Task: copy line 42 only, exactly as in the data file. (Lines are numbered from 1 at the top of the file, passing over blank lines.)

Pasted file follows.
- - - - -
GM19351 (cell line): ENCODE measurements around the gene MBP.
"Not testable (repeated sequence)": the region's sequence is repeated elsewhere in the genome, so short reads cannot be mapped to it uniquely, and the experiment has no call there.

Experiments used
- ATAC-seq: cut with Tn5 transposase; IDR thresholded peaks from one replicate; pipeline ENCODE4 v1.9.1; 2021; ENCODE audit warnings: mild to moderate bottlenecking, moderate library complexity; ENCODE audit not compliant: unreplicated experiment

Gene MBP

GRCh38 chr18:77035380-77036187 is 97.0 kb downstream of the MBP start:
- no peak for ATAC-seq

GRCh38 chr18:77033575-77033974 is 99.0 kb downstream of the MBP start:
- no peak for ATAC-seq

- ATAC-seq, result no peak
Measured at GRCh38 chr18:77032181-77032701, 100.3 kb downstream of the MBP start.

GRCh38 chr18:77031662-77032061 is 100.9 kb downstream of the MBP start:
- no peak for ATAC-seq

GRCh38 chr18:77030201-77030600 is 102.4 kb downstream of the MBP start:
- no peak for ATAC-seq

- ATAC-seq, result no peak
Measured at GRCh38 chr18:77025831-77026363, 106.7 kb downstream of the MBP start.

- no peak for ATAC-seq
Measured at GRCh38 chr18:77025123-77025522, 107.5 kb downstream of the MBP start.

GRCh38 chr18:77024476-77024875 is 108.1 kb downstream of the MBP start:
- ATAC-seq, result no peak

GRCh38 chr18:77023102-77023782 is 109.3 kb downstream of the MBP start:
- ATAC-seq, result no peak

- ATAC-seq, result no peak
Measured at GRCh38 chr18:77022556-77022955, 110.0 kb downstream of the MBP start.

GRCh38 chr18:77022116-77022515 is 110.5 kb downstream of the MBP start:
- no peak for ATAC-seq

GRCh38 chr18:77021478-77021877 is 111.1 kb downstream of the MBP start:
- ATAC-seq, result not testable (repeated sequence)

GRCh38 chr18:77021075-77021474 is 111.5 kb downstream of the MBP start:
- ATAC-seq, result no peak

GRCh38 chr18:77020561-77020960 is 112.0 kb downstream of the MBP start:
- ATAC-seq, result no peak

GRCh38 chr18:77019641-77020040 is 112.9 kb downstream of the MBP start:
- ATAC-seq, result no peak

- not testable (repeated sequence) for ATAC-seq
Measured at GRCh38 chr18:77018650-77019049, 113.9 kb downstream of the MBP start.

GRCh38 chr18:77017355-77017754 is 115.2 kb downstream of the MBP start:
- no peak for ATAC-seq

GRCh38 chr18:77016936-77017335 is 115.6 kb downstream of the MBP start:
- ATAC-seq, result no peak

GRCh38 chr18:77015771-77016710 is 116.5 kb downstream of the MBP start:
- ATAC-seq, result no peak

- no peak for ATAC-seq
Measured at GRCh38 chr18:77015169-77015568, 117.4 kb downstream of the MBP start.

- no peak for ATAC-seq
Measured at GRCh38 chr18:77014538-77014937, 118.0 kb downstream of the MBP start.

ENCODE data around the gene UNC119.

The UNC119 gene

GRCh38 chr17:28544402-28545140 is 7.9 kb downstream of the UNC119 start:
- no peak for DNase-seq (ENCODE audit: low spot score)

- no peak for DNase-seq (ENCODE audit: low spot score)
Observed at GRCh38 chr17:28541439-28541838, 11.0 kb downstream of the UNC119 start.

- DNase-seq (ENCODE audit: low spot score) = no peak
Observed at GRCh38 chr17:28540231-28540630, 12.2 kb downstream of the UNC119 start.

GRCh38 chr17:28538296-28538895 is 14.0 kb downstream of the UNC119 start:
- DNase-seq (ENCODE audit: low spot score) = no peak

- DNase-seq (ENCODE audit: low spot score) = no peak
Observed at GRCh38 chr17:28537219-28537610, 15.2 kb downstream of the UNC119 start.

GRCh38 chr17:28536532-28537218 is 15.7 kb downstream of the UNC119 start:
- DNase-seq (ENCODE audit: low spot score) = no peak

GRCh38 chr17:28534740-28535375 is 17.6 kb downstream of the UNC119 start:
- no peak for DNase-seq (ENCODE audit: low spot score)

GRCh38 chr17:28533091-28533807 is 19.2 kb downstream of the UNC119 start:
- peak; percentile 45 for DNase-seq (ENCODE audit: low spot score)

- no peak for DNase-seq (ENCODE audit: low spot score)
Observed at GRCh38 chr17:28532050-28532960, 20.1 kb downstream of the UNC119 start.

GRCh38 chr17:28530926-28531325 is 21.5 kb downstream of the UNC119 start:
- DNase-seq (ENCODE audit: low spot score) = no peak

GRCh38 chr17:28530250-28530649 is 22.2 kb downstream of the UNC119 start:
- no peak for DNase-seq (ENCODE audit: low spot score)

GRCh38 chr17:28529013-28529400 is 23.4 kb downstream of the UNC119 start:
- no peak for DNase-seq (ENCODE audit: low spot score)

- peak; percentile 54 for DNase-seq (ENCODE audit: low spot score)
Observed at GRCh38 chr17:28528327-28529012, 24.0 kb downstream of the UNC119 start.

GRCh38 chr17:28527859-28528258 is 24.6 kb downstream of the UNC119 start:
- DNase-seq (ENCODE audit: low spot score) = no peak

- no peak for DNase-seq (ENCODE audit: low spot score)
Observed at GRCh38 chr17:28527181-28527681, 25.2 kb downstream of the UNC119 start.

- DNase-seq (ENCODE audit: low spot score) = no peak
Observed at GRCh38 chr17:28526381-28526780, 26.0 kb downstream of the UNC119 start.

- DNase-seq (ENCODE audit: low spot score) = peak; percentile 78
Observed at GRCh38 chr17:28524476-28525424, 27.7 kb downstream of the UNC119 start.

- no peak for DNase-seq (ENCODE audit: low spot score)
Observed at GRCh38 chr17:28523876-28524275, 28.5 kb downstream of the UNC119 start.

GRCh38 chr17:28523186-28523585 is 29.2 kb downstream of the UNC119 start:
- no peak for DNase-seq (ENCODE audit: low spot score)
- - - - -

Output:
GRCh38 chr18:77015771-77016710 is 116.5 kb downstream of the MBP start: